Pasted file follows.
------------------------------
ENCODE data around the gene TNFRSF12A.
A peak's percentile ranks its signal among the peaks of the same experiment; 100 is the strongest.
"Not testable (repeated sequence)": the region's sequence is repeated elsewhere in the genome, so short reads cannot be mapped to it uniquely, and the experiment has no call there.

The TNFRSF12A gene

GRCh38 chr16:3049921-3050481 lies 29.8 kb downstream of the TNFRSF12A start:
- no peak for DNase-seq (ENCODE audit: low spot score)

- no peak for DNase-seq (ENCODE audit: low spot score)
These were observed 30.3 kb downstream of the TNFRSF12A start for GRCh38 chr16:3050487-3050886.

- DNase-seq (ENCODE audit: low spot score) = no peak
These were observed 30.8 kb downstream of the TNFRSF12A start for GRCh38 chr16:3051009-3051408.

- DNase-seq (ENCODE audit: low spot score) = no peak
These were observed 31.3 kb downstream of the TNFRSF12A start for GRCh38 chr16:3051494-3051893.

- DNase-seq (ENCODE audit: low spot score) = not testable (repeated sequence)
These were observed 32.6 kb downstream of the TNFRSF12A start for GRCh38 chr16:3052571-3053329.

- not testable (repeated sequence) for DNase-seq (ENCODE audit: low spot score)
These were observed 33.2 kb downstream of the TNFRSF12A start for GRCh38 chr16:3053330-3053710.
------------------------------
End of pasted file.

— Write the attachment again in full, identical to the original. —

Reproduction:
ENCODE data around the gene TNFRSF12A.
A peak's percentile ranks its signal among the peaks of the same experiment; 100 is the strongest.
"Not testable (repeated sequence)": the region's sequence is repeated elsewhere in the genome, so short reads cannot be mapped to it uniquely, and the experiment has no call there.

The TNFRSF12A gene

GRCh38 chr16:3049921-3050481 lies 29.8 kb downstream of the TNFRSF12A start:
- no peak for DNase-seq (ENCODE audit: low spot score)

- no peak for DNase-seq (ENCODE audit: low spot score)
These were observed 30.3 kb downstream of the TNFRSF12A start for GRCh38 chr16:3050487-3050886.

- DNase-seq (ENCODE audit: low spot score) = no peak
These were observed 30.8 kb downstream of the TNFRSF12A start for GRCh38 chr16:3051009-3051408.

- DNase-seq (ENCODE audit: low spot score) = no peak
These were observed 31.3 kb downstream of the TNFRSF12A start for GRCh38 chr16:3051494-3051893.

- DNase-seq (ENCODE audit: low spot score) = not testable (repeated sequence)
These were observed 32.6 kb downstream of the TNFRSF12A start for GRCh38 chr16:3052571-3053329.

- not testable (repeated sequence) for DNase-seq (ENCODE audit: low spot score)
These were observed 33.2 kb downstream of the TNFRSF12A start for GRCh38 chr16:3053330-3053710.